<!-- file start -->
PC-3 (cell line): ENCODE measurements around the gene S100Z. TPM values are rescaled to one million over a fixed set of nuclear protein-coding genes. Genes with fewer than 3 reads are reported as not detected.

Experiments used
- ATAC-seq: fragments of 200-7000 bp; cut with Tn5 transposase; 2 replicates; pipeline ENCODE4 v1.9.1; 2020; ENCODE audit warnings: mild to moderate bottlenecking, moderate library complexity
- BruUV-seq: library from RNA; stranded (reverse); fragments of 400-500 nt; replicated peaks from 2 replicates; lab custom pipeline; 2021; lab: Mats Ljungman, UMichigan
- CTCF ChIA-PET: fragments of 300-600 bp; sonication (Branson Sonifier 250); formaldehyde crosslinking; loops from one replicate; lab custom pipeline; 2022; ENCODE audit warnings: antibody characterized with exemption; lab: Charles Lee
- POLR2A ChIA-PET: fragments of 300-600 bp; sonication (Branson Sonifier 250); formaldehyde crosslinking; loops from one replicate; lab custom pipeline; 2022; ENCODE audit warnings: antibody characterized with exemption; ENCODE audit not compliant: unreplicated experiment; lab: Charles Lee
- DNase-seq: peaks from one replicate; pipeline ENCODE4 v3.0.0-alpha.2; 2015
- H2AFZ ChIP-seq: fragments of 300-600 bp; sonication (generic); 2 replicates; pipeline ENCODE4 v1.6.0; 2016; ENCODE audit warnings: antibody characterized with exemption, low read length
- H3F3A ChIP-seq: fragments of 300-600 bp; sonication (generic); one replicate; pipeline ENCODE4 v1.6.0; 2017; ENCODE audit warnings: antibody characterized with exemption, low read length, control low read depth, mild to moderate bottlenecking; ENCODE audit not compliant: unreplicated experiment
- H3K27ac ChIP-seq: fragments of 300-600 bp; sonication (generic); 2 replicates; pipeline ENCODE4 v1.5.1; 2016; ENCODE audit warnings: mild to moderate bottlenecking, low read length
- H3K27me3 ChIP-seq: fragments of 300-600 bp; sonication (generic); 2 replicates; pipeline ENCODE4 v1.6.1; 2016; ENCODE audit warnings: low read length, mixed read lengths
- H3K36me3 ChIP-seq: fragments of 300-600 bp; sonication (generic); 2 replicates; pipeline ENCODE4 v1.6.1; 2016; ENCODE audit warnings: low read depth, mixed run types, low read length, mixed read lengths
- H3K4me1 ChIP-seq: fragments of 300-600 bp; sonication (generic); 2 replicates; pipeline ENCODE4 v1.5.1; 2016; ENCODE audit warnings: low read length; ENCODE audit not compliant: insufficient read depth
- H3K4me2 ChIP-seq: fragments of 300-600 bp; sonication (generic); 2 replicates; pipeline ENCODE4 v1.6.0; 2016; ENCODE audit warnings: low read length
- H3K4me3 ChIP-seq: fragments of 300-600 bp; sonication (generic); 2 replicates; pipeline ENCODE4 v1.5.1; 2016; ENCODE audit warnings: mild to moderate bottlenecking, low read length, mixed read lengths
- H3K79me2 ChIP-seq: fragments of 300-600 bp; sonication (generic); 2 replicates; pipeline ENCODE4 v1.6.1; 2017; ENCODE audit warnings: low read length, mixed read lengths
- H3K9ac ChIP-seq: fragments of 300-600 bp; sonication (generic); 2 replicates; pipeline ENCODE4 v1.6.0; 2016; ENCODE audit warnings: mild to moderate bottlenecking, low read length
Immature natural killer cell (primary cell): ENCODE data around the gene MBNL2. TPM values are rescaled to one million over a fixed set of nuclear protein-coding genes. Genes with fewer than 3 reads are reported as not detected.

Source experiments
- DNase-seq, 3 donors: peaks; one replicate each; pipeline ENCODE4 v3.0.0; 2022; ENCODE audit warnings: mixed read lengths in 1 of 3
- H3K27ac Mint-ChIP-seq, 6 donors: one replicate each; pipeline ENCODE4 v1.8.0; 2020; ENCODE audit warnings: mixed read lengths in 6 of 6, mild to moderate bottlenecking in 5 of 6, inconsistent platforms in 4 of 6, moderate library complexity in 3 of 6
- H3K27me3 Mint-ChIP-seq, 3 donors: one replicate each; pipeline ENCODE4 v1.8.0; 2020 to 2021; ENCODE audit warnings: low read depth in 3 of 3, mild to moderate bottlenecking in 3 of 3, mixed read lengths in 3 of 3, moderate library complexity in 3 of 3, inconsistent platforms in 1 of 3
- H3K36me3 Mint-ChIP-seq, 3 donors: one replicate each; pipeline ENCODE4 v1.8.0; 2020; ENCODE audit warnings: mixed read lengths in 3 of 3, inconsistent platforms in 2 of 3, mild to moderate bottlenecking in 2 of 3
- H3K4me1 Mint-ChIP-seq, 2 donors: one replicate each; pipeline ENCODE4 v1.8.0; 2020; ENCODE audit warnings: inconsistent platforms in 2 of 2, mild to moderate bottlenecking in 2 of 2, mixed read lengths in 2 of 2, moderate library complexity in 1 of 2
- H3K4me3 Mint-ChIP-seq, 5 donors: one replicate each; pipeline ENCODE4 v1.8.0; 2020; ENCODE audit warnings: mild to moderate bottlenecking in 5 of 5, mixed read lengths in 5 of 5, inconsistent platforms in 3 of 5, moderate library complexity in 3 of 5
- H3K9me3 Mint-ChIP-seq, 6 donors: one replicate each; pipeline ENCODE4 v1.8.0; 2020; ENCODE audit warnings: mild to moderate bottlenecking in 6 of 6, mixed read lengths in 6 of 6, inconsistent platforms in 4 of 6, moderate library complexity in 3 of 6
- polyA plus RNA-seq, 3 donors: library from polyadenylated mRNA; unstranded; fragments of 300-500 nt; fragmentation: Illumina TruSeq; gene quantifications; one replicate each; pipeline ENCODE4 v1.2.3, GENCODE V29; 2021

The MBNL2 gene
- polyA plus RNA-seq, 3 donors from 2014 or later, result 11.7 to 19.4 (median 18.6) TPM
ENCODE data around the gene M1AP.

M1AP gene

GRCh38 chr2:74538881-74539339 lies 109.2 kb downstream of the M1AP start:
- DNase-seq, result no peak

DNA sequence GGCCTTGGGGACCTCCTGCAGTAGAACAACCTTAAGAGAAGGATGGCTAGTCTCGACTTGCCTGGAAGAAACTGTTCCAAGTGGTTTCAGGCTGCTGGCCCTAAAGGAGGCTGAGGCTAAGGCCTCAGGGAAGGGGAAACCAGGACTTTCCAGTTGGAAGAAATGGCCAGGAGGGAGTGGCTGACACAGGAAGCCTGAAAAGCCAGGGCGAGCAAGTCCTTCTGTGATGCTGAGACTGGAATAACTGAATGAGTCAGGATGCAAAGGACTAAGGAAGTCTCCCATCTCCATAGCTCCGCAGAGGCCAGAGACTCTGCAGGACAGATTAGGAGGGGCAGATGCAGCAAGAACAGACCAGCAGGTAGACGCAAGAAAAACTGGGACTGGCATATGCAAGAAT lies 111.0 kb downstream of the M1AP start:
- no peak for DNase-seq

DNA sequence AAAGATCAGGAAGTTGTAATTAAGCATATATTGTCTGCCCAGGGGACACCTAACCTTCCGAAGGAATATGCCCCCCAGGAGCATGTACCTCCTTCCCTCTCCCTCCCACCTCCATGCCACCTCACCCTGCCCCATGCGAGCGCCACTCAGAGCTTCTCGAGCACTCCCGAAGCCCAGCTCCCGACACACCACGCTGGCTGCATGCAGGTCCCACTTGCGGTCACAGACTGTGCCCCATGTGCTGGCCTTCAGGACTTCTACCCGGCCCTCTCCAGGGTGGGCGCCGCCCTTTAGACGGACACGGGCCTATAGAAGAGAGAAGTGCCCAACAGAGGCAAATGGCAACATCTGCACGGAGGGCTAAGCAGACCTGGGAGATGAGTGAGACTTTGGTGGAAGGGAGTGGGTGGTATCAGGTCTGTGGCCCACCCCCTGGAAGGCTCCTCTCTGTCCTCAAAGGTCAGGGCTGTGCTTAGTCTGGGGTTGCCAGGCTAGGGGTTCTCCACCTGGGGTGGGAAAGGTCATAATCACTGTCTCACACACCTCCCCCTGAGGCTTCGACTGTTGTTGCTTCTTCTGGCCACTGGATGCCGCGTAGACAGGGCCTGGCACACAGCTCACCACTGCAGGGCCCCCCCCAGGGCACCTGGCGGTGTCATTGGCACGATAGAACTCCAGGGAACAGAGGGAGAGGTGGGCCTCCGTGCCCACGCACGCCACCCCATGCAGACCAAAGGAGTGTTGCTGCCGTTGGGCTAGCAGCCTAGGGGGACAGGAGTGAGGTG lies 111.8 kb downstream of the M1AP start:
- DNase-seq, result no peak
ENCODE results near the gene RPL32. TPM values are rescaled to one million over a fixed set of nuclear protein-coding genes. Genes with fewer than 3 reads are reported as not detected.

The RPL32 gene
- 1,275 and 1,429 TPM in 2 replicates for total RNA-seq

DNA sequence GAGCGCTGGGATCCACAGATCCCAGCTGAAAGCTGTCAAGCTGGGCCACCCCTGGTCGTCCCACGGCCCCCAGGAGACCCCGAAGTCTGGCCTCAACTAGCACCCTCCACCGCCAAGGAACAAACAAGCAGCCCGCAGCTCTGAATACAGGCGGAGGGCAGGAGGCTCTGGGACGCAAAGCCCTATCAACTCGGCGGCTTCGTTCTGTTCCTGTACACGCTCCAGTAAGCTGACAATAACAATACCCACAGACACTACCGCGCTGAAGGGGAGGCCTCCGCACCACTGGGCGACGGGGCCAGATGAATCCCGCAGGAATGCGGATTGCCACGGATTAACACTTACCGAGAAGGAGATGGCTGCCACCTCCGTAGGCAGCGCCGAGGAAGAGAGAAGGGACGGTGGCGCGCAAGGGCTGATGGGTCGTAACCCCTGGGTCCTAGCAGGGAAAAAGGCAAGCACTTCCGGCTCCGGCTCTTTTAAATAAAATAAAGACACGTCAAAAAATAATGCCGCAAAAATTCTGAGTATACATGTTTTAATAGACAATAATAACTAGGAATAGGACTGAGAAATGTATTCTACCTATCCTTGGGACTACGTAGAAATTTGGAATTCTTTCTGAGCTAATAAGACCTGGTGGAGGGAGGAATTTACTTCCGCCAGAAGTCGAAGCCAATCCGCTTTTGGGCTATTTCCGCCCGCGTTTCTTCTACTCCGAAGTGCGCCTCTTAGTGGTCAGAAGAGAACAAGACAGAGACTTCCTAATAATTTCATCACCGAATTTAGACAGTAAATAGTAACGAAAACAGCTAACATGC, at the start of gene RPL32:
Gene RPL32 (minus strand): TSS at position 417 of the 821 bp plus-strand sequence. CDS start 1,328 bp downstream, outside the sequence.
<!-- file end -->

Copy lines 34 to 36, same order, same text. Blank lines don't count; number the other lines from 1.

DNA sequence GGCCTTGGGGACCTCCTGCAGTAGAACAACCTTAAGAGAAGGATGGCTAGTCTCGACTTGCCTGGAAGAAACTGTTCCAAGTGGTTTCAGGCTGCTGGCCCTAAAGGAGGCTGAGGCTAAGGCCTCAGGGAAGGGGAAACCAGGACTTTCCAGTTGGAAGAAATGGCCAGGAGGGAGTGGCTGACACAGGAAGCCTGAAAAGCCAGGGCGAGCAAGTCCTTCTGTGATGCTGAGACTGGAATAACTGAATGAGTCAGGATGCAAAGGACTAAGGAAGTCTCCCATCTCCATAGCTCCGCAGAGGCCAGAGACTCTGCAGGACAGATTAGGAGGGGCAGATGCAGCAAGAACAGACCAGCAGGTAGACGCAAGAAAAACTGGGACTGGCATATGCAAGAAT lies 111.0 kb downstream of the M1AP start:
- no peak for DNase-seq

DNA sequence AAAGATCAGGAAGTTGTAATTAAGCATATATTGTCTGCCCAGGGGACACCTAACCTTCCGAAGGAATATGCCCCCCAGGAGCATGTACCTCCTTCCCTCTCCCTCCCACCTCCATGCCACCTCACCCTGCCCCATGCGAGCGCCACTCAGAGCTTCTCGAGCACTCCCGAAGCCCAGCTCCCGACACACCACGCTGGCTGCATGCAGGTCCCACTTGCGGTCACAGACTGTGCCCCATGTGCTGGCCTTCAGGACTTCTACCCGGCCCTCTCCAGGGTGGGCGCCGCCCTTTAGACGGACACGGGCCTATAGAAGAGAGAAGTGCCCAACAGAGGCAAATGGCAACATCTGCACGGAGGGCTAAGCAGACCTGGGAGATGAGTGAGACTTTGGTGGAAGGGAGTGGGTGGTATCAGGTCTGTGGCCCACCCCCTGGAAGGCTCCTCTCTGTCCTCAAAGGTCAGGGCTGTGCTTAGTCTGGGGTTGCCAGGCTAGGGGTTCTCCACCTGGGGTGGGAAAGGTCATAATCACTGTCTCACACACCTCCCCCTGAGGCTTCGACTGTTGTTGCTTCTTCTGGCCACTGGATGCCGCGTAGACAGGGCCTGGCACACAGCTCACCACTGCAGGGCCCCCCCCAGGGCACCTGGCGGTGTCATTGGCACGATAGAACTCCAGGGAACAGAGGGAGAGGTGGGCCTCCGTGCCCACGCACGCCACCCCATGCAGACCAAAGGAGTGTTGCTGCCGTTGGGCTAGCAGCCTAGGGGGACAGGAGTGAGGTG lies 111.8 kb downstream of the M1AP start: